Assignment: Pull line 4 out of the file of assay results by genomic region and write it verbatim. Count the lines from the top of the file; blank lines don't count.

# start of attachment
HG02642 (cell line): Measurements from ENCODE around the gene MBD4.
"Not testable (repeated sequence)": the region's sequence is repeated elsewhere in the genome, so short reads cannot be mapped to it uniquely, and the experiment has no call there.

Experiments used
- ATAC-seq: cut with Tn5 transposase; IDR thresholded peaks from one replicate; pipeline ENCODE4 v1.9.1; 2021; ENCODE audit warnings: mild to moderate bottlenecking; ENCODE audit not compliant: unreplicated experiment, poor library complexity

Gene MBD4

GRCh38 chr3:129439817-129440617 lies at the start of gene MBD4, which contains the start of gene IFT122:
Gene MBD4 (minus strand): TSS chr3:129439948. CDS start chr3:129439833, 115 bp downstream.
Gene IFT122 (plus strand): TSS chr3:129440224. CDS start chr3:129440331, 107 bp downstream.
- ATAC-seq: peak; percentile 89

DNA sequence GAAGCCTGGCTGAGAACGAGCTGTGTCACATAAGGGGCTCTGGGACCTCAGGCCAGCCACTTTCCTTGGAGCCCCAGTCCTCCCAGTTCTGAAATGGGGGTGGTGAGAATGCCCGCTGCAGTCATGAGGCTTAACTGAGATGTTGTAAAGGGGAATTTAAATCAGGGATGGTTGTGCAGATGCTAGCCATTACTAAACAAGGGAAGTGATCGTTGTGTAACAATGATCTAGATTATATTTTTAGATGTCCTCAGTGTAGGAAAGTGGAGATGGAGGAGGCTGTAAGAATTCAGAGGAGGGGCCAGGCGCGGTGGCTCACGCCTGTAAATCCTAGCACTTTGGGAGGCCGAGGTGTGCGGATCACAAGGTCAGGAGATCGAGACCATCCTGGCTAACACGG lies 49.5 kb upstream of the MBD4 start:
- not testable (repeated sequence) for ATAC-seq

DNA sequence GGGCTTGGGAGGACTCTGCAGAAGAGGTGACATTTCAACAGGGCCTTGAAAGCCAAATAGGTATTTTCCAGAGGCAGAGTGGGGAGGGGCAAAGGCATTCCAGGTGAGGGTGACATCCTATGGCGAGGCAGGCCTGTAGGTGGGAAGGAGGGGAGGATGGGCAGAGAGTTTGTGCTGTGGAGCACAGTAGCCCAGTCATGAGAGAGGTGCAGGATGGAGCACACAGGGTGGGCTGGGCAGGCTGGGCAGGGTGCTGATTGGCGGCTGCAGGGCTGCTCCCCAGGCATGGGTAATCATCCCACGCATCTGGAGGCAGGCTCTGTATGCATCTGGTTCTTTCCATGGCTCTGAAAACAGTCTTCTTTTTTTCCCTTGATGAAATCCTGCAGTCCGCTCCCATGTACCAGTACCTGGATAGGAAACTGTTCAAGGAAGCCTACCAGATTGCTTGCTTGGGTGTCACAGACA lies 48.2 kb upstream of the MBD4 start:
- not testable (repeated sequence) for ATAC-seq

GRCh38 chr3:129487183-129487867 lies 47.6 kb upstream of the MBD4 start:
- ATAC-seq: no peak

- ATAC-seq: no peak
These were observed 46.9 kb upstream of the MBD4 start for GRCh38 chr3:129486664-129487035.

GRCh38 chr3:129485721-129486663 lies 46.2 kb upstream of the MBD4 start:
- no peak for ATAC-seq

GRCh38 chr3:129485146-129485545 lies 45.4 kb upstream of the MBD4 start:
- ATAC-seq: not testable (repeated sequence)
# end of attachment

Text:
- ATAC-seq: cut with Tn5 transposase; IDR thresholded peaks from one replicate; pipeline ENCODE4 v1.9.1; 2021; ENCODE audit warnings: mild to moderate bottlenecking; ENCODE audit not compliant: unreplicated experiment, poor library complexity